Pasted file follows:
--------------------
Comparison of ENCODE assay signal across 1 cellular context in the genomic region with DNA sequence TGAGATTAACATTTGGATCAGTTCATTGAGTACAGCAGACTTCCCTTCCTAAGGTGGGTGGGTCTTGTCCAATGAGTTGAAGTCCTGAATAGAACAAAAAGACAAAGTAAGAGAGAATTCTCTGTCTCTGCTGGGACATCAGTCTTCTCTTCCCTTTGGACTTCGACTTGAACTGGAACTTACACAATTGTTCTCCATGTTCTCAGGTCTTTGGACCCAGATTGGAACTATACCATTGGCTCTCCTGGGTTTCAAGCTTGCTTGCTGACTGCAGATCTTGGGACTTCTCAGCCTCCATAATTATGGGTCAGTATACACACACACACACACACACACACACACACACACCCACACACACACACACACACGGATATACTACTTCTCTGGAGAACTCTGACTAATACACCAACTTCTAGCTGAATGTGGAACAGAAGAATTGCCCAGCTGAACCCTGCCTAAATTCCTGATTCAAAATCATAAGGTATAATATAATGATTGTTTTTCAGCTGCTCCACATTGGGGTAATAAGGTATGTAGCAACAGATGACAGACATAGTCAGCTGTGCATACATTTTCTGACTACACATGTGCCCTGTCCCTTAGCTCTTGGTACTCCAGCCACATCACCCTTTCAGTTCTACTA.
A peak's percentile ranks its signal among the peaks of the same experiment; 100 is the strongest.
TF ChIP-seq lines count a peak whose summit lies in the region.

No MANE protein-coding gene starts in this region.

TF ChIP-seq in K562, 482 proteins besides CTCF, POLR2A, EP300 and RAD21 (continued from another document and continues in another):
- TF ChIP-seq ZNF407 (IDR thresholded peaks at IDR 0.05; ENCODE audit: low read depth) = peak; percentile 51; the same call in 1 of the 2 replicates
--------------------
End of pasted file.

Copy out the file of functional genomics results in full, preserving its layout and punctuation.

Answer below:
Comparison of ENCODE assay signal across 1 cellular context in the genomic region with DNA sequence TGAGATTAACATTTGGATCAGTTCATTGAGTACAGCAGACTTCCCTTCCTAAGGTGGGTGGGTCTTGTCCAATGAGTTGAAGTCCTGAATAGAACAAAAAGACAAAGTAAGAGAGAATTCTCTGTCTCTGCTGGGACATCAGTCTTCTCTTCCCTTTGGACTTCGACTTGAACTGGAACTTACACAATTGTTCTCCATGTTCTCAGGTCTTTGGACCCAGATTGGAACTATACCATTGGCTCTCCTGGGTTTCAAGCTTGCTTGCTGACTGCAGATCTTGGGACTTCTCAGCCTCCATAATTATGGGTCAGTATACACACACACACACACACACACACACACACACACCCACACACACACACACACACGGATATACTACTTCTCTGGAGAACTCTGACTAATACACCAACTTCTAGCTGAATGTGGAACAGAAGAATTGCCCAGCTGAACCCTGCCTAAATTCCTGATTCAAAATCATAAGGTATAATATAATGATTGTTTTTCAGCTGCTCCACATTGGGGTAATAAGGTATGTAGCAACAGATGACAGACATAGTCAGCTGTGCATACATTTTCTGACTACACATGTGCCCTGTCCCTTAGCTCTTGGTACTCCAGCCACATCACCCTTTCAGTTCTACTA.
A peak's percentile ranks its signal among the peaks of the same experiment; 100 is the strongest.
TF ChIP-seq lines count a peak whose summit lies in the region.

No MANE protein-coding gene starts in this region.

TF ChIP-seq in K562, 482 proteins besides CTCF, POLR2A, EP300 and RAD21 (continued from another document and continues in another):
- TF ChIP-seq ZNF407 (IDR thresholded peaks at IDR 0.05; ENCODE audit: low read depth) = peak; percentile 51; the same call in 1 of the 2 replicates